TCP Vegas Congestion Control Algorithm

1 / 6

TCP Vegas Congestion Control Algorithm - PowerPoint PPT Presentation

TCP Vegas Congestion Control Algorithm. Mridul Sharma CS 590f Project Presentation. Contents. Motivation TCP Vegas Congestion Control Algorithm Slow Start Congestion Avoidance Fast Retransmit The Problem Simulations Conclusions. Motivation.

I am the owner, or an agent authorized to act on behalf of the owner, of the copyrighted work described.

PowerPoint Slideshow about 'TCP Vegas Congestion Control Algorithm' - tucker

Download Policy: Content on the Website is provided to you AS IS for your information and personal use and may not be sold / licensed / shared on other websites without getting consent from its author.While downloading, if for some reason you are not able to download a presentation, the publisher may have deleted the file from their server.

- - - - - - - - - - - - - - - - - - - - - - - - - - E N D - - - - - - - - - - - - - - - - - - - - - - - - - -
Presentation Transcript

TCP Vegas Congestion Control Algorithm

Mridul Sharma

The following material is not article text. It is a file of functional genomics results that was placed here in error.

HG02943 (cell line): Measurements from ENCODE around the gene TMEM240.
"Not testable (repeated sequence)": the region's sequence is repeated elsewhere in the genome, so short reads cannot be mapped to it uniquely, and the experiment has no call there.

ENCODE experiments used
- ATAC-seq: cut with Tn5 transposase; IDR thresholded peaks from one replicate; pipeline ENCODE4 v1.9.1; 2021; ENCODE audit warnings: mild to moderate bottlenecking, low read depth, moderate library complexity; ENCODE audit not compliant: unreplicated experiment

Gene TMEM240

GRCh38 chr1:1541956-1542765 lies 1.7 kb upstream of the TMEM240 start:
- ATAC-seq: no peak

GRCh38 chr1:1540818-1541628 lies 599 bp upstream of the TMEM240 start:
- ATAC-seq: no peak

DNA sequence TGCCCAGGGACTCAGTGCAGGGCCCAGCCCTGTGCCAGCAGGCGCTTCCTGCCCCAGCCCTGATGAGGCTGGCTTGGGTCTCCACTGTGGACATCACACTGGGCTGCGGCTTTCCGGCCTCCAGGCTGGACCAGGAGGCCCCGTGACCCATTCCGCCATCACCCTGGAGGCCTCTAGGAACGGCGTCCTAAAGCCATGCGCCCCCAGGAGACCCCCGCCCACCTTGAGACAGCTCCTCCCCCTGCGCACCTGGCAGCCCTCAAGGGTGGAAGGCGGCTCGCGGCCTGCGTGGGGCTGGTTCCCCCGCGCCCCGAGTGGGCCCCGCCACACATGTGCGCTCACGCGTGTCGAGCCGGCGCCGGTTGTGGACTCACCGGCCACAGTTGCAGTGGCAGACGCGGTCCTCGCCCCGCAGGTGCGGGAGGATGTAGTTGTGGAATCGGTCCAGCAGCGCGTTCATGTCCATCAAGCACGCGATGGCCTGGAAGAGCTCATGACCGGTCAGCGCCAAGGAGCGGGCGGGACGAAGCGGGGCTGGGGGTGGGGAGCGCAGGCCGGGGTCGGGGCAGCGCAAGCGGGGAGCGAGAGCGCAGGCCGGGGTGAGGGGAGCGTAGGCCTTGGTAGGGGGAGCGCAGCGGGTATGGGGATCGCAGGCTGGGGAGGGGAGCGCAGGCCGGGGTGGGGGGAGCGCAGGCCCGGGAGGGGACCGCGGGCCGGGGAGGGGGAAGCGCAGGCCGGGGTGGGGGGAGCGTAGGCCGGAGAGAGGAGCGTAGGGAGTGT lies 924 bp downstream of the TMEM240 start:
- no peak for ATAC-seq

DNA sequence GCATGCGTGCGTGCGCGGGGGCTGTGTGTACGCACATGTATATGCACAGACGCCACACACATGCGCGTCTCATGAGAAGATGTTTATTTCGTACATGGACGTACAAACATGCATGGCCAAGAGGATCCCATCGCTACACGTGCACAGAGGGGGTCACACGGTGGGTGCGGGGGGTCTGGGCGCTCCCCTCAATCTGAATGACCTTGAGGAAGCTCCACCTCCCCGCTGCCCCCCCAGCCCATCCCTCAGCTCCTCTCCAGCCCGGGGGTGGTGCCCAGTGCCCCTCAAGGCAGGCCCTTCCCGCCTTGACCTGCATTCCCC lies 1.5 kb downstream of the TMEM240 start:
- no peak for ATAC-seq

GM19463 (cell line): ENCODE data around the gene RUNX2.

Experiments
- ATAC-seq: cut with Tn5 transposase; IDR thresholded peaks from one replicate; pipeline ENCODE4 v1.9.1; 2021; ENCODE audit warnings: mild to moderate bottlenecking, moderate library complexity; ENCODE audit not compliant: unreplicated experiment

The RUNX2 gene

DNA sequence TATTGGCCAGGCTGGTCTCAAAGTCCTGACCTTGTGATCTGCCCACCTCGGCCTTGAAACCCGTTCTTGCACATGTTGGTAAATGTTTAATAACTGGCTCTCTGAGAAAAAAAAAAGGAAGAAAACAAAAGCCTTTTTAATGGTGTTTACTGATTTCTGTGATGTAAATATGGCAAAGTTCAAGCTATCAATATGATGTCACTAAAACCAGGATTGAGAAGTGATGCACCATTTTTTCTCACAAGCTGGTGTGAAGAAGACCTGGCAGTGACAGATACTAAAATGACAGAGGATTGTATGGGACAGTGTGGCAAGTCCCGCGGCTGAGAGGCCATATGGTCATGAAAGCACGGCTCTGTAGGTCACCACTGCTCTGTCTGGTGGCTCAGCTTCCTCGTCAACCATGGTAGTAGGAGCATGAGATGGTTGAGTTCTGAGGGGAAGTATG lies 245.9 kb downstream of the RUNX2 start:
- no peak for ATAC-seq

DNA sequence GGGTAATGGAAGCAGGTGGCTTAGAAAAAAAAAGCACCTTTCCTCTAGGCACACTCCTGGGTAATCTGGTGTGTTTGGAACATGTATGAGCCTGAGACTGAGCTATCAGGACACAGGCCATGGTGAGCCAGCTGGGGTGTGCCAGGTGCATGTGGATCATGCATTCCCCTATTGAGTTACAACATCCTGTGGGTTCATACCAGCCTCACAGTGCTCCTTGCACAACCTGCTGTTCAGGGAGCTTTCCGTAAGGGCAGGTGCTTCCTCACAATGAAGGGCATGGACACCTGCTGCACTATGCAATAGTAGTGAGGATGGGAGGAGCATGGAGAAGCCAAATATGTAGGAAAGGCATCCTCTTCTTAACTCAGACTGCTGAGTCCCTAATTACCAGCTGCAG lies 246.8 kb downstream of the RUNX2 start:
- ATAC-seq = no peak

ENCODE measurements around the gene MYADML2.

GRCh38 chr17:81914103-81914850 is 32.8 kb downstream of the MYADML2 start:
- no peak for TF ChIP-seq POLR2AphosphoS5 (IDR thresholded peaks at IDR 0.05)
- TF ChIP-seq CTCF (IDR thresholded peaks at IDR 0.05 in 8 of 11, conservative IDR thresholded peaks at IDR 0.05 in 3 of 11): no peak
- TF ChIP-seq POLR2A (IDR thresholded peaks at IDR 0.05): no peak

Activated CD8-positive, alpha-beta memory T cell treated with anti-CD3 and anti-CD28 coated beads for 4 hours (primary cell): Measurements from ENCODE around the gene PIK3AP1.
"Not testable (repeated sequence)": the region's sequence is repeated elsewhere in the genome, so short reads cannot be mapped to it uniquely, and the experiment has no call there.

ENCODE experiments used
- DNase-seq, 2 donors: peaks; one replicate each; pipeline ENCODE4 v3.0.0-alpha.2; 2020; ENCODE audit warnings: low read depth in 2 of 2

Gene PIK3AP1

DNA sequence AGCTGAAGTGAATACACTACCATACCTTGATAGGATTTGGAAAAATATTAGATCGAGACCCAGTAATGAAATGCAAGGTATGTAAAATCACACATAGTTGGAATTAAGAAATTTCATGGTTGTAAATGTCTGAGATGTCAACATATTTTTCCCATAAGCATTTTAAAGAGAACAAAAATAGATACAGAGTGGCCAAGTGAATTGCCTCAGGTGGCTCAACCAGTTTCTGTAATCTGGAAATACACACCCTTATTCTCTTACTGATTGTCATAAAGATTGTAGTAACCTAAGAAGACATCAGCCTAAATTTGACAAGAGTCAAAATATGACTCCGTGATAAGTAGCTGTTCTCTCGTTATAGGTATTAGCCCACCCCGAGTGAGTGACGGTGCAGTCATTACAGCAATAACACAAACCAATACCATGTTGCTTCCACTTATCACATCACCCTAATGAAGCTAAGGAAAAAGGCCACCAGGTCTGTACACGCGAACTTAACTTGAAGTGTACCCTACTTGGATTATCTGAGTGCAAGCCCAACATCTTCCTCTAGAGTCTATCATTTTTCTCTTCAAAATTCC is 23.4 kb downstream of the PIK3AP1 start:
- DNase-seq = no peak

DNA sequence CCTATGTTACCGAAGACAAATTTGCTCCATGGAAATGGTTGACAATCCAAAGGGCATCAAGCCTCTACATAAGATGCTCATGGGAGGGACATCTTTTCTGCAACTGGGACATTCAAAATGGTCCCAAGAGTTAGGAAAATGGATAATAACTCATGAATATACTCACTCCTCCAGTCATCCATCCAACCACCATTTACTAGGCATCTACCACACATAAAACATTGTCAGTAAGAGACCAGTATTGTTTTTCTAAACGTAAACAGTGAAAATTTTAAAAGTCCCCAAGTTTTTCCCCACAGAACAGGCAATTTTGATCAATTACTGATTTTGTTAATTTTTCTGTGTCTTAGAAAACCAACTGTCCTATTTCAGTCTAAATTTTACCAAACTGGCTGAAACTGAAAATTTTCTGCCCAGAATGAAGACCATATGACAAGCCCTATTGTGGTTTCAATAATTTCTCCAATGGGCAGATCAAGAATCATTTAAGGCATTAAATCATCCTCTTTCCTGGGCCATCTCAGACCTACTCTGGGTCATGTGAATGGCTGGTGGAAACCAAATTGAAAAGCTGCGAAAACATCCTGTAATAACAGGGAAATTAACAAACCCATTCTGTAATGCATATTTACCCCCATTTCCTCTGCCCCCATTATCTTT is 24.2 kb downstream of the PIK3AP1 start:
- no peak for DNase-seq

CS 590f Project Presentation

Contents
• Motivation
• TCP Vegas Congestion Control Algorithm
• Slow Start
• Congestion Avoidance
• Fast Retransmit
• The Problem
• Simulations
• Conclusions
Motivation
• Past researches have shown that TCP Vegas is able to achieve higher throughput with lesser retransmissions than TCP Reno, which is widely used in the current internet.
• It is required to consider the migration path for TCP Vegas to be deployed in the operating network.
Congestion Avoidance
• Expected = CWND/BaseRTT
• Actual = CWND/RTT
• Diff = (Expected – Actual) BaseRTT
• CWND = CWND + 1 if Diff < 
• CWND = CWND – 1 if Diff > 
• No change other wise

Slow Start Congestion Avoidance

If Diff > 

The Problem

The TCP Reno Congestion avoidance scheme is aggressive in the sense that it leaves little room in the buffer for other connections, while TCP Vegas is conservative and tries to occupy little buffer space.

When a TCP Vegas connection shares a link with TCP Reno connection, the TCP Reno connection uses most of the buffer space and the TCP Vegas connection backs off, interpreting this as a sign of network congestion.

Conclusions

It is necessary to achieve fairness between Vegas and Reno connections for deployment of TCP Vegas into the operating network.

There are two approaches

Modify the TCP Vegas congestion Control Algorithm

Modify the router packet dropping schemes like RED to detect misbehaving flows (Reno in this case) and punish them more severely.